REVIEW: “The Dresser” is showcase of artistry
It’s called ‘The Dresser’, but Teroy Guzman’s Sir takes center stage in this Repertory Philippines production. He gives such an alluring take on an ailing, self-important thespian, it turned Ronald Harwood’s play about a loyal dresser’s attempts to get his boss on stage into a story of the egoistic Shakespearean actor orbited by an ensemble of loyal (though sometimes begrudging) admirers.
War’s afoot, with frequent air raid sirens adding to the background noise, but a touring Shakespeare company’s biggest problem is their leading actor (Guzman), who is too ill to take on the mantle as Lear, but too stubborn to sit one performance out. His loyal dresser, Norman, (Audie Gemora) makes valiant attempts to get him stage ready, despite frequent interruptions from company members, confronting the star for some reason or other.
There’s also Sir’s eccentricity to contend with, and Gemora’s Norman handles him as though a babysitter tricking his petulant charge. He is garrulous and at times condescending and snarky, but devoted and genuinely caring. Gemora, despite playing the eponymous character, didn’t strike as equal to Guzman’s engrossing vainglory. He gives Guzman a wide berth to play up the erratic, narcissistic artiste.
Sir’s relationship with the rest of the people surrounding him isn’t any better. He seems to be disinterested with his lover and leading lady (Missy Maramara), lechering after the company’s ingenue (Justine Narciso), and yet shows surprising gentility towards the stage manager (Tami Monsod). It does feel predominately as though it’s Guzman’s show, with his riveting take on this mad talent who can essay Lear one night, Richard III the next.
This Loy Arcenas-directed production leans into theater artistry more than perhaps telling a story of relationships, or of the purpose of art when missiles are raining from above. The performances are impeccable, the staging detailed; from Sir putting on his own Lear make-up, to the ensemble conjuring up a storm.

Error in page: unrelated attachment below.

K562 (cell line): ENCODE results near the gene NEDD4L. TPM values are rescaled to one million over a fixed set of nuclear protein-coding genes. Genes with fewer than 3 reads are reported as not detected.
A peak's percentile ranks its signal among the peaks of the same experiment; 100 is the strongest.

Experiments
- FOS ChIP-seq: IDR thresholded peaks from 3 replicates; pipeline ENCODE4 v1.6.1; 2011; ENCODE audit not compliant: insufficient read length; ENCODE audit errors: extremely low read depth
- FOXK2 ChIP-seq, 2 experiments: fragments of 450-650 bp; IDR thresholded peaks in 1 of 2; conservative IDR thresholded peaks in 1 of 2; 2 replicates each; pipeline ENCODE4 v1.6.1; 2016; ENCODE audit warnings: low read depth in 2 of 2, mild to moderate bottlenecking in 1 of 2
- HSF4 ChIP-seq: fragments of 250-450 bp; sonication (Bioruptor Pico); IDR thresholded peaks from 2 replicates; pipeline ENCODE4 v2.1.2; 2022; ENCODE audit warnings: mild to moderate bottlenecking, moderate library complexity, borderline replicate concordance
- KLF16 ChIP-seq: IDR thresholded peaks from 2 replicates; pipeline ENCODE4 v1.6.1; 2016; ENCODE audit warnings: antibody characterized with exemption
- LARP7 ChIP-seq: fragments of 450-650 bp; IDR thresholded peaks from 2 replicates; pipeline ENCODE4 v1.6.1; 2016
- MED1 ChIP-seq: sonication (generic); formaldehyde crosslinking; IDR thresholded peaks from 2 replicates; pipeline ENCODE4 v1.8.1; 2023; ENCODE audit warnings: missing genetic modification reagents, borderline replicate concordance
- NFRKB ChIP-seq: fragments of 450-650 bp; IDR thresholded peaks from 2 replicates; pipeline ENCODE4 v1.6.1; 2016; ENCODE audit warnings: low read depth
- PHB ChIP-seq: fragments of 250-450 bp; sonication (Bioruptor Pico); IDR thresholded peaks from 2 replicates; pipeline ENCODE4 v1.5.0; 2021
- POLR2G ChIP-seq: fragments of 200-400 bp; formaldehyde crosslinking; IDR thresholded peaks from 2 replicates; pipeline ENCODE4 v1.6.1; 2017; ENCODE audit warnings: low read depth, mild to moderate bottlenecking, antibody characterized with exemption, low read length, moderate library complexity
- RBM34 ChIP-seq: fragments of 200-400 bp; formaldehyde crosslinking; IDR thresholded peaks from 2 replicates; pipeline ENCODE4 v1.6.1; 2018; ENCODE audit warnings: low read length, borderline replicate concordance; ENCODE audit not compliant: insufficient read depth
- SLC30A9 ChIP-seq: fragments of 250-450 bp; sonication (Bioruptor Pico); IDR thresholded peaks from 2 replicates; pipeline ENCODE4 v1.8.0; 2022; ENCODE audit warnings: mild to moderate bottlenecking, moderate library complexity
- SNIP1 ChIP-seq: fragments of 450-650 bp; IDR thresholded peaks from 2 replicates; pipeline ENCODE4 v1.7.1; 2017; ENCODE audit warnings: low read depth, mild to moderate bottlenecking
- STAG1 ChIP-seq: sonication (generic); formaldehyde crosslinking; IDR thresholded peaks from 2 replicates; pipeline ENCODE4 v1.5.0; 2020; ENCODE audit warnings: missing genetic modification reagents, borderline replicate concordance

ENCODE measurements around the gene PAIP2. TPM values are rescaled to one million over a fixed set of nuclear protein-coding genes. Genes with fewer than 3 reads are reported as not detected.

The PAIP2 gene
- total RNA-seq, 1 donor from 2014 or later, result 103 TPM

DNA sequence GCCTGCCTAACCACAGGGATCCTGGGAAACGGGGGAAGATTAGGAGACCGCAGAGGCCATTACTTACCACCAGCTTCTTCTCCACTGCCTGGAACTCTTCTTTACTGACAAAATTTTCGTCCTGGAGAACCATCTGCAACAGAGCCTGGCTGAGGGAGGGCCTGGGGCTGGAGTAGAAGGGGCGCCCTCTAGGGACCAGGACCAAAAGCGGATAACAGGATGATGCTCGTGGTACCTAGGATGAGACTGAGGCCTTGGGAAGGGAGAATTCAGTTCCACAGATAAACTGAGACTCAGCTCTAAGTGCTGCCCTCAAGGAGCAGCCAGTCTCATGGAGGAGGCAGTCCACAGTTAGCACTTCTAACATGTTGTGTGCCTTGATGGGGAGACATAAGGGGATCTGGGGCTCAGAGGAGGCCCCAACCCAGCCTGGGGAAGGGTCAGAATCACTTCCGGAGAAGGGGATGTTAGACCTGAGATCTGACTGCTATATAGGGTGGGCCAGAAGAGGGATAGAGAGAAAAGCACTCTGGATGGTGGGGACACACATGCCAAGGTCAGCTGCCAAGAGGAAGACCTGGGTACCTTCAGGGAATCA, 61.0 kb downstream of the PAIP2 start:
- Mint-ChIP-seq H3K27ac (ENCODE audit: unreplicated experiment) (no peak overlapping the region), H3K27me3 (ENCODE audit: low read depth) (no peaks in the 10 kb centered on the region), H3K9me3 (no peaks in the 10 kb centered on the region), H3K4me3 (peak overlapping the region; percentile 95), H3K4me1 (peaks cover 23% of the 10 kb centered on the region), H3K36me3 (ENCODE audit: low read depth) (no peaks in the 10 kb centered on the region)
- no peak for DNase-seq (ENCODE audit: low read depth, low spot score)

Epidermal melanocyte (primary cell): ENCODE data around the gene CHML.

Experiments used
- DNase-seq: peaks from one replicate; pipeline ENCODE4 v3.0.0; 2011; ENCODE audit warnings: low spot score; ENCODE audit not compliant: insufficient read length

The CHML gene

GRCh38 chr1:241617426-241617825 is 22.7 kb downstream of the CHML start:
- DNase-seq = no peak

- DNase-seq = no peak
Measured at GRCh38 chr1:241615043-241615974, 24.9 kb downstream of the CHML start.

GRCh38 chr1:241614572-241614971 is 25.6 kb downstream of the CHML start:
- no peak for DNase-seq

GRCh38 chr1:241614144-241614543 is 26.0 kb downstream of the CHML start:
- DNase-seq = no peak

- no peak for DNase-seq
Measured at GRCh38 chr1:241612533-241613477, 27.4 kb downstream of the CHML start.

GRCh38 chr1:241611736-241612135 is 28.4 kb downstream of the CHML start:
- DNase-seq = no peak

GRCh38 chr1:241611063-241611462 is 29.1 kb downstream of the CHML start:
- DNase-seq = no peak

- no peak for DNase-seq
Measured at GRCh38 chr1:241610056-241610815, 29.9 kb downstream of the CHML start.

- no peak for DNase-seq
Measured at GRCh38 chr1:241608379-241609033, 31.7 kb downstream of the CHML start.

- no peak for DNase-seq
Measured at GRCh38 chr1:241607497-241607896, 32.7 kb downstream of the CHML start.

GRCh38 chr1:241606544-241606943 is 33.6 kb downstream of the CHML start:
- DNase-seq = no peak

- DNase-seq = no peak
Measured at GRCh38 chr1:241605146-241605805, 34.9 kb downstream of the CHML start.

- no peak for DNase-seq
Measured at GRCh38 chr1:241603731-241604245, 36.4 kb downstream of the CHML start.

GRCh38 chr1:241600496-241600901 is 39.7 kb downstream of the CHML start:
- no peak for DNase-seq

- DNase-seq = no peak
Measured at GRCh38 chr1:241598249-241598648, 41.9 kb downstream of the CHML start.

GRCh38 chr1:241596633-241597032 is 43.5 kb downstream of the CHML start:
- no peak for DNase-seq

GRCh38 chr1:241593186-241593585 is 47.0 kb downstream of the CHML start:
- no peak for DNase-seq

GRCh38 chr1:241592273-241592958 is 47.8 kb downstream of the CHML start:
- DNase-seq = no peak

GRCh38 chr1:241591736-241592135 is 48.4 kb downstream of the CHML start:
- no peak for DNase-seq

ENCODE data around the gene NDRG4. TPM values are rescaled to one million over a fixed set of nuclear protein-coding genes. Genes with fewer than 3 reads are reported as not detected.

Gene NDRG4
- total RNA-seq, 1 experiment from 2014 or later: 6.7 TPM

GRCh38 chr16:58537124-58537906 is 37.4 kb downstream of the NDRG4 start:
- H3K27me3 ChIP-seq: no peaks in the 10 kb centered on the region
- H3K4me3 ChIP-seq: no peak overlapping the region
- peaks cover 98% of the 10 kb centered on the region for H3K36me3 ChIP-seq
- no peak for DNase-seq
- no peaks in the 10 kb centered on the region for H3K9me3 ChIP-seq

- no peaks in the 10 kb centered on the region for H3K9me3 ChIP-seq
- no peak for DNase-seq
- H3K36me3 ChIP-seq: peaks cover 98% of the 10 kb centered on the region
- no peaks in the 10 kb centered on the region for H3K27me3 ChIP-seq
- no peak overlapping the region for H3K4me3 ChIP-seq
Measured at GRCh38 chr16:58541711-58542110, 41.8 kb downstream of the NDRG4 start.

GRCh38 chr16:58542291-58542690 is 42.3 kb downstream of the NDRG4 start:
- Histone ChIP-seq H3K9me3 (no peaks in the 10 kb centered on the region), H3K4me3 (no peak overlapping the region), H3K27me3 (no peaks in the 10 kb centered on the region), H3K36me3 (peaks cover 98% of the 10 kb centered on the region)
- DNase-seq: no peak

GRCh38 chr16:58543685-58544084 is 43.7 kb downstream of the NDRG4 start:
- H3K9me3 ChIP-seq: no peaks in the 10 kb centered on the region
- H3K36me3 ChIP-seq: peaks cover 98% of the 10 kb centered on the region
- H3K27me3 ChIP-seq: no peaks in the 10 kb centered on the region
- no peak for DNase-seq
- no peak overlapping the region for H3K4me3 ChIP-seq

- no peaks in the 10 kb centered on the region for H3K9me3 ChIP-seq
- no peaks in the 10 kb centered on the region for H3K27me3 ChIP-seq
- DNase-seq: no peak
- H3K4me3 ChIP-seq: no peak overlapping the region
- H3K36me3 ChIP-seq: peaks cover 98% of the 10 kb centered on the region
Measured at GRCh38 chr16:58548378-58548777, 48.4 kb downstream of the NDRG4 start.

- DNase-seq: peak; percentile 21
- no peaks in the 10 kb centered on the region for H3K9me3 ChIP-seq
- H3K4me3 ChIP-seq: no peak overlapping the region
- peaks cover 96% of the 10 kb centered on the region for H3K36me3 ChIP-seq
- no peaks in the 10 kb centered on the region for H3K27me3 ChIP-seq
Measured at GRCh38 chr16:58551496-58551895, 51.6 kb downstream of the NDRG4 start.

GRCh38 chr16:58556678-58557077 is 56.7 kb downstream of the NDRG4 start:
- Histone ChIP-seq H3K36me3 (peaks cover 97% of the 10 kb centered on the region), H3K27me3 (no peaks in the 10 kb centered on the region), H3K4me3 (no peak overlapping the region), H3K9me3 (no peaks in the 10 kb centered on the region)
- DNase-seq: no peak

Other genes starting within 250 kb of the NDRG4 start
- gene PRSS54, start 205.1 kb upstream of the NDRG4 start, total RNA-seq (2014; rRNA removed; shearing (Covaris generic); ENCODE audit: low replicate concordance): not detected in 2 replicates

Ed Lacson Jr.’s gutted set of a theater’s backstage and a dressing room that’s lived-in and crumbling from war and age is exceptional, aided by Barbie Tantioco’s lighting and Jethro Joaquin’s sound design, and Tata Tuviera’s era and context-appropriate costumes as well as Ely Maalat’s hair & make-up design add to the distinct, detailed complexity of what Arcenas put together on stage. Nothing short of clear artistic vision can display on stage so clearly that this is a struggling touring company, playing at some undisclosed regional theater during WWII.
And yet, for all its excellence, it feels more like an assemblage; displays of theatrical prowess that don’t add up to an impactful whole.
Tickets: Php 1,200.00 - Php 1,500.00 Show Dates: May 3 ’19, May 4 ’19, May 5 ’19, May 10 ’19, May 11 ’19, May 12 ’19, May 17 ’19, May 18 ’19, May 19 ’19, May 24 ’19, May 25 ’19, May 26 ‘19 Running Time: approx. 2 hours and 20 minutes with a 15-minute intermission Venue: Onstage Theater, 2/F Greenbelt 1, Paseo de Roxas, Makati Credits: Ronald Harwood (playwright), Loy Arcenas (director), Ed Lacson Jr. (set designer), Tata Tuviera (costume designer), Barbie Tantioco (lighting designer), Jethro Joaquin (sound designer), Adolfo Lasin (scenic designer), Ely Maalat (hair & makeup), Robert Abelinde (triple crown prop execution) Cast: Audie Gemora, Teroy Guzman, Missy Maramara, Tami Monsod, Justine Narciso, Jaime Del Mundo, Jeremy Domingo Company: Repertory Philippines